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NASA Plans to Put Nuclear Reactors on Mars to Power Equipment Needed for Human Exploration on the Planet

NASA Plans to Put Nuclear Reactors on Mars to Power Equipment Needed for Human Exploration on the Planet

This computer-generated view depicts part of Mars at the boundary between darkness and daylight, with an area including Gale Crater beginning to catch morning light, in this handout image provided by NASA. | Reuters/NASA/JPL-Caltech/Handout

One of the challenges faced by scientists in their goal to explore new worlds is providing electricity to be used by astronauts. To address this problem, the National Aeronautics and Space Administration (NASA) is developing small fission reactors that could be used to power off-world colonies like Mars.

For the past three years, NASA has been funding Kilopower, which aims to develop "a compact, low cost, scalable fission power system for science and exploration." On September, the $15 million project will test start a 6.5-foot tall generator that can produce up to 1 kilowatt of electric power.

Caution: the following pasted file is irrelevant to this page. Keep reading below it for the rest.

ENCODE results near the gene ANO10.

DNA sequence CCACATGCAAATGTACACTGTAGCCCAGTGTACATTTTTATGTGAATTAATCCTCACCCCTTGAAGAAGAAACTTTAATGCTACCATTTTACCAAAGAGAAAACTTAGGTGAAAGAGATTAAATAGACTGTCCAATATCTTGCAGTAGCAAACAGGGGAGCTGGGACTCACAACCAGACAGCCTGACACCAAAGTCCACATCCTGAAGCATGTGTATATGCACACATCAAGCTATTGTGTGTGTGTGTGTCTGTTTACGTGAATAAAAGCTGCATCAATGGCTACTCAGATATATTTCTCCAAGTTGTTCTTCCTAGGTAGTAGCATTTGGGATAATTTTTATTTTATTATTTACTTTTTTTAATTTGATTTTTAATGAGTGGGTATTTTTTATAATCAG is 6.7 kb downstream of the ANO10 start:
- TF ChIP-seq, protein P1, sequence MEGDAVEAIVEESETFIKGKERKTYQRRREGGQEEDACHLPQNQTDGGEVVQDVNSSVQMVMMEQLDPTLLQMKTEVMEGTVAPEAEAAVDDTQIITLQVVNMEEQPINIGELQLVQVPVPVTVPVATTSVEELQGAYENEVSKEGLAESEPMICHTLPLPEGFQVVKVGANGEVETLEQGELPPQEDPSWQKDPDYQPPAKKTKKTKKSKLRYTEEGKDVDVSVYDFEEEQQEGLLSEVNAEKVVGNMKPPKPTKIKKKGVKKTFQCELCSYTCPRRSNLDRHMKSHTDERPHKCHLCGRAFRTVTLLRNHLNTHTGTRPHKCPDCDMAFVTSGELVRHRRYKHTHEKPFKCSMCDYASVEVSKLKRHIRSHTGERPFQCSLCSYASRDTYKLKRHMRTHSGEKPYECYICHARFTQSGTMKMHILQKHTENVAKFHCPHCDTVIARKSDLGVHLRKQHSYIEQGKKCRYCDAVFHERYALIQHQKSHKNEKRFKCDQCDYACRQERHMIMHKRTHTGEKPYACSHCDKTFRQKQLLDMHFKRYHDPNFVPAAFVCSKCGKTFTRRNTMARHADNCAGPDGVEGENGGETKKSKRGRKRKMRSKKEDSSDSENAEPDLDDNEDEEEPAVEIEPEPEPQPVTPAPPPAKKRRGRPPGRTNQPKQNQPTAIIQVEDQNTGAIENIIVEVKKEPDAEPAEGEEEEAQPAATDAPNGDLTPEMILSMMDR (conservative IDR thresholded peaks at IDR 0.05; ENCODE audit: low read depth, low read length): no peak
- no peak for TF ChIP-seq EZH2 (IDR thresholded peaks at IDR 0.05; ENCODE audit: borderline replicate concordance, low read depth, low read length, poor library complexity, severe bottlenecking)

The demonstration will run until January 2018 at the Nevada National Security Site near Las Vegas, Space.com reported. The generator to be tested runs on fission, which works by splitting uranium atoms to generate heat, which is then converted into electricity by running the steam turbine.

If the test run proves successful, NASA will proceed to develop a higher-fidelity system for Mars. The biggest power requirement for human expeditions to Mars is running the equipment to produce fuel, air, and water, as well as recharging batteries for rovers and science equipment.

For this, the mission will require a power system capable of generating about 40 kilowatts of electricity, the equivalent of what is needed for about eight ordinary houses. NASA envisions sending four or five small fission reactors, each capable of generating about 10 kilowatts of power.

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NASA has envisioned several other potential power sources, but fission reactors came out to be the best option as it can continue working in adverse weather conditions like Mars' perennial dust storms. Another option is solar, but this would restrict power generation as the sunniest spots on the Red Planet receive only about a third the amount of sunlight as Earth's.

Other aspects of Mars colonization are in different stages of development. The Defense Advanced Research Projects Agency is looking into creating a habitable atmosphere using algae to thicken and warm the atmosphere. NASA is also working on developing an Earth-like magnetic field around the planet.

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